Hard, very hard, to believe, but an original "Beavis and Butt-Head" hasn't aired in 14 years. Fourteen! Rather than burden you with cliches about "where did the time go?," I will burden you with the thought that "B&B" very much was a product of its time -- a time of "Clerks" and slackers and Metallica (it still is a time of Metallica, thank goodness, but less so) and "Nevermind" and "Smells like Teen Spirit."
Speaking of "Nevermind," never mind some of these landmarks arrived before "Beavis," but they still reflected the spirit of the times -- that teens were dissolute, and didn't give a -- about anything, and that the world (in their eyes), and on and on. Wall Street was booming! But youth was slumming!
It was a fascinating time -- when MTV actually aired (sort of) videos and when rap had begun to take over the world. The Berlin Wall had just fallen, and Communism had ceded to capitalism in Russia. And yes, Metallica ruled -- really ruled. Check out its famous "Enter Sandman" Monsters of Rock appearance in Moscow circa 1991 I've posted -- which captured the energy and power of American pop culture as much as anything before and since. (Which "B&B" was part of.)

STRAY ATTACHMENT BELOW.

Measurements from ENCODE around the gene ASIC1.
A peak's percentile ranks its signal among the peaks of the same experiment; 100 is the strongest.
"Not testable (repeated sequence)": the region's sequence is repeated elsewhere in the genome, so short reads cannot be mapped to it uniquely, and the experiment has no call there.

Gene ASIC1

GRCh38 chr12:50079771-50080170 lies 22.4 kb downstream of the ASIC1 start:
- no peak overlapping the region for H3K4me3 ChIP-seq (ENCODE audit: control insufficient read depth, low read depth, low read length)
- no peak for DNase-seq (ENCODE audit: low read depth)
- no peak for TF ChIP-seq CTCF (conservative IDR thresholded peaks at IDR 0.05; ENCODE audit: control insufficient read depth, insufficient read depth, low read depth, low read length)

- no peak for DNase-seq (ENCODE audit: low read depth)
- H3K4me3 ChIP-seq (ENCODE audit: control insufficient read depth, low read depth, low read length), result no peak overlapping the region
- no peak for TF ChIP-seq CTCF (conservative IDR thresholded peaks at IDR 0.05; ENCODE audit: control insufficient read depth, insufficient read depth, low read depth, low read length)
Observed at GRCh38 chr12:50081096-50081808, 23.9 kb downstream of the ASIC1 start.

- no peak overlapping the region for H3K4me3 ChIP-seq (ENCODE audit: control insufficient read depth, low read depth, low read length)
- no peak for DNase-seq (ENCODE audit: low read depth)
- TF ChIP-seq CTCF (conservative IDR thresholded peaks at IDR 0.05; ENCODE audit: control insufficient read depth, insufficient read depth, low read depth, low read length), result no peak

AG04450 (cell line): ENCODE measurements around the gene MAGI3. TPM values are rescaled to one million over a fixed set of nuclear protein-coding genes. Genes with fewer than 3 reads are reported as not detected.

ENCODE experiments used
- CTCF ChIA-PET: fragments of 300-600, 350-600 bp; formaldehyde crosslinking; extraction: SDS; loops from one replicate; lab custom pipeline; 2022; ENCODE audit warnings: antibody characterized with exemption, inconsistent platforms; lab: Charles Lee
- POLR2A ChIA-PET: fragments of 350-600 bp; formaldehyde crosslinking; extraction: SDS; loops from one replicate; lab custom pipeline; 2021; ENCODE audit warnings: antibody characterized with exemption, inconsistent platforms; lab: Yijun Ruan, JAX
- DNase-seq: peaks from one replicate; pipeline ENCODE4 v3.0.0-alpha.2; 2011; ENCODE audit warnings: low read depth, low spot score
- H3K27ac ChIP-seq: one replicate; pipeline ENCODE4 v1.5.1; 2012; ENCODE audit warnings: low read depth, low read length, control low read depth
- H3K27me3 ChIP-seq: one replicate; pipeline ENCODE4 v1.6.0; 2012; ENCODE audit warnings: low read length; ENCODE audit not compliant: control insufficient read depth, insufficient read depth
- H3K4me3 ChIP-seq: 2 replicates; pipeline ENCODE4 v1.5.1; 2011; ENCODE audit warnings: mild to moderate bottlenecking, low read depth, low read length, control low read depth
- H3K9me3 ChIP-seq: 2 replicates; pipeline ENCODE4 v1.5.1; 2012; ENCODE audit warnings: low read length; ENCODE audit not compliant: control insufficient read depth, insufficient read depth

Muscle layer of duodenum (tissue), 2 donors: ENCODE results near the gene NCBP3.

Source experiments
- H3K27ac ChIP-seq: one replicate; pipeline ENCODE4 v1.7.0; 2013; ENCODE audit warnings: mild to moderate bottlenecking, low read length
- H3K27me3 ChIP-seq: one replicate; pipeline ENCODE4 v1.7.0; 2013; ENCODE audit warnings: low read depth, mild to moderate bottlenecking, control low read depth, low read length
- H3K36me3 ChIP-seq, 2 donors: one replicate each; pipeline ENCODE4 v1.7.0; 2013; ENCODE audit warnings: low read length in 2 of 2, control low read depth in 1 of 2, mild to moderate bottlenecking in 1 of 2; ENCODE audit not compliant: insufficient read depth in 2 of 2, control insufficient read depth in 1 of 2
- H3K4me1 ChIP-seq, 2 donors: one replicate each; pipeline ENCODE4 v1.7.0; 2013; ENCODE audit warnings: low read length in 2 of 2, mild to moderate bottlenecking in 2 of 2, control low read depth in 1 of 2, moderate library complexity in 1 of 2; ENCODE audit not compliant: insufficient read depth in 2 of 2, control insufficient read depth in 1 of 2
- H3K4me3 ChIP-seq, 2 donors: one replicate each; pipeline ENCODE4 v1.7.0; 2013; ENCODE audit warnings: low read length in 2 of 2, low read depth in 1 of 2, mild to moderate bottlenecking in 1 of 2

And then, came "B & B:" Not quite a hangover, but a distillation of the teen spirit of the moment; it was a raw, lascivious, disgusting, and sometimes extremely funny -- or just extremely stupid. So much has been written about "Beavis" -- too much really -- that I just can't resist piling up the words either. But Mike Judge really was on to something.
My only point this morning, however, would be this: "Beavis" was of its time, and its time is not now. Yes, it has thrived as a cult phenom for more than a decade, but its strange power is gone. The world has gone through 9/11 and two major wars in the Middle East. Everything has changed. Meanwhile, this time capsule arrives to remind us all just how irrelevant it is right now.
OK, that said, here are the clips. Here's a good extended one featuring scenes from the new season, and as promised, "Sandman" - another cultural reference - the Farrelly brothers too were influenced by "B&B," hence "Dumb and Dumber..."